In 2003, when temperatures reached 115 degrees Fahrenheit in Europe claiming more than 70,000 lives – climate scientists struggled to link it to global warming.

Later, when a team of British researchers used environmental data and model simulations to establish a statistical link between climate change and the heat wave, they were able to raise some eyebrows.

Although they fell short of directly linking the heatwave to anthropogenic climate change, they found evidence that human emissions can double the risk of extreme weather.

Their results – a part of new field of study called “attribution science” where scientists use observations and models to try and figure out why extreme weather events happen.

Attribution Science at Work talked to three scientists that use observations and models to study extreme weather and global climate. They say it’s still not an exact science, but things are moving in the right direction.

“The big challenge is that these kind of extreme events have always happened,” says Ken Kunkel, a climate scientist at North Carolina State University, who focuses on heavy storms that cause considerable damage in the United States.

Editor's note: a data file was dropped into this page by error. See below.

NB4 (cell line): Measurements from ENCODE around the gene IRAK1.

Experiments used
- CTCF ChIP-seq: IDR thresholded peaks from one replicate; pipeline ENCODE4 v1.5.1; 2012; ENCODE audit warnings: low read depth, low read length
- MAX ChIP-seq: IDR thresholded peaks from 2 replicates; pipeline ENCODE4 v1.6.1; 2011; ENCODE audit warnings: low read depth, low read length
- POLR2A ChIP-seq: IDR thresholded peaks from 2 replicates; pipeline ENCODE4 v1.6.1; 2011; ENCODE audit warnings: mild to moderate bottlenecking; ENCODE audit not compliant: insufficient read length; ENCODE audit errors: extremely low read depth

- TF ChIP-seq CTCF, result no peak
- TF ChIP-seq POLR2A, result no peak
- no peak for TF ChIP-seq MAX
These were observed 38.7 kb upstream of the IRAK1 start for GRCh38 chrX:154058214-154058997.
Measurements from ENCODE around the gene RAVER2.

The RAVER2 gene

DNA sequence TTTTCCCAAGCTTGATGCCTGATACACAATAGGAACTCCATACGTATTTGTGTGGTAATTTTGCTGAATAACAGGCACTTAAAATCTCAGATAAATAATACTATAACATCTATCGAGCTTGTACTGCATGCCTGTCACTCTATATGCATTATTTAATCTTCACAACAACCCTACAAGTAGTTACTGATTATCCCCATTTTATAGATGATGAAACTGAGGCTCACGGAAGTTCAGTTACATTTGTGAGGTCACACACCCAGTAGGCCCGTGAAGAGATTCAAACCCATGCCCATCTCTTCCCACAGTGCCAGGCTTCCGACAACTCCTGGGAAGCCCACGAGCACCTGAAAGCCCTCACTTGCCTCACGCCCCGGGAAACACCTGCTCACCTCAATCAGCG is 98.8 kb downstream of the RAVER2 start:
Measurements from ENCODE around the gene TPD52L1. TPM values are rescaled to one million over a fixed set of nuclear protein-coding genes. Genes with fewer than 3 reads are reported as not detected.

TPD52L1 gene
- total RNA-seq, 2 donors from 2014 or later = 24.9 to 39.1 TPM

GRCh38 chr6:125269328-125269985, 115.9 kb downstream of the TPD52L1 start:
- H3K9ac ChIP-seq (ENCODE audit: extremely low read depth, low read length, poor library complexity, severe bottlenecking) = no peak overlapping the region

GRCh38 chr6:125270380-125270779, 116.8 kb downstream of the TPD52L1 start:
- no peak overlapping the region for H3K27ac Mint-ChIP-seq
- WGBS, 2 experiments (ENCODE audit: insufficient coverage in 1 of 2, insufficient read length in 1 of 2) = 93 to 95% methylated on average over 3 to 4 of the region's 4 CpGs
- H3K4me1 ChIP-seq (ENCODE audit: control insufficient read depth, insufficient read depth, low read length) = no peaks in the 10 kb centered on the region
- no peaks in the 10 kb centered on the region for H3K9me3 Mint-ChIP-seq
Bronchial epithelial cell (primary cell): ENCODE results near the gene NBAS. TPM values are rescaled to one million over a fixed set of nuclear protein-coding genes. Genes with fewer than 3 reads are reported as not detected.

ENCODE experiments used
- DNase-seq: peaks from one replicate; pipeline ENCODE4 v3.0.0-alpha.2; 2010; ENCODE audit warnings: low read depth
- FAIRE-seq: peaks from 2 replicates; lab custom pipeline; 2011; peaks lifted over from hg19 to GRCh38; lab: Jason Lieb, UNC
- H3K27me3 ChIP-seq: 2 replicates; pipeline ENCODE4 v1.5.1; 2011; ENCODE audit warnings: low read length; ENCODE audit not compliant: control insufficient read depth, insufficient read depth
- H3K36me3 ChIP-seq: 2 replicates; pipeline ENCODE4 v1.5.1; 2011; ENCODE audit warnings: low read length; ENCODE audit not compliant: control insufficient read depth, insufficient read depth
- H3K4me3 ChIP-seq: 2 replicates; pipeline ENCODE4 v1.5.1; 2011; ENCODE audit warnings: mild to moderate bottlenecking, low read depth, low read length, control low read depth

“The difficulty of isolating a culprit behind extreme weather events is a similar to the diagnostic challenge that medical doctors face,” added Noah Diffenbaugh, an earth systems scientist at Stanford University.

He continued, “But when it comes to Earth, we don’t have the ability to do clinical trials on hundreds or thousands of similar planets. We only have one planet and one timeline.”

So, they use computer models to mimic variables on Earth – which give them more Earths to look at.

Although the models work well for large geographic events like heatwaves, the technology is still primitive for localized events like tornados because of limitations on supercomputing power.

As technology catches up, scientists are busy gathering and running the data points they have to help strengthen these predictions. “We analyze every variable that we can get our hands on,” says Adam Schlosser, a senior research scientist at the Center for Global Change Science.

So, the recent headline-grabbing (and often scary) extreme droughts, storms and floods has been a literal data gold mine for these scientists.

Ingredients of Extreme Weather

The terms you hear from your local meteorologist like wind speed, pressure fronts, temperature, humidity, and instability in the atmosphere are all ingredients in the cookbook of extreme weather.

“Anytime we see these ingredients come together, you’re going to be in an environment for a storm,” says Schlosser.

Researchers now have greater confidence than ever when making assertions about the role of anthropogenic climate change in the increasing likelihood of extreme weather events.

“The consensus is getting stronger and stronger,” says Schlosser. “It doesn’t really matter what direction it goes, we just want to be confident about it.”

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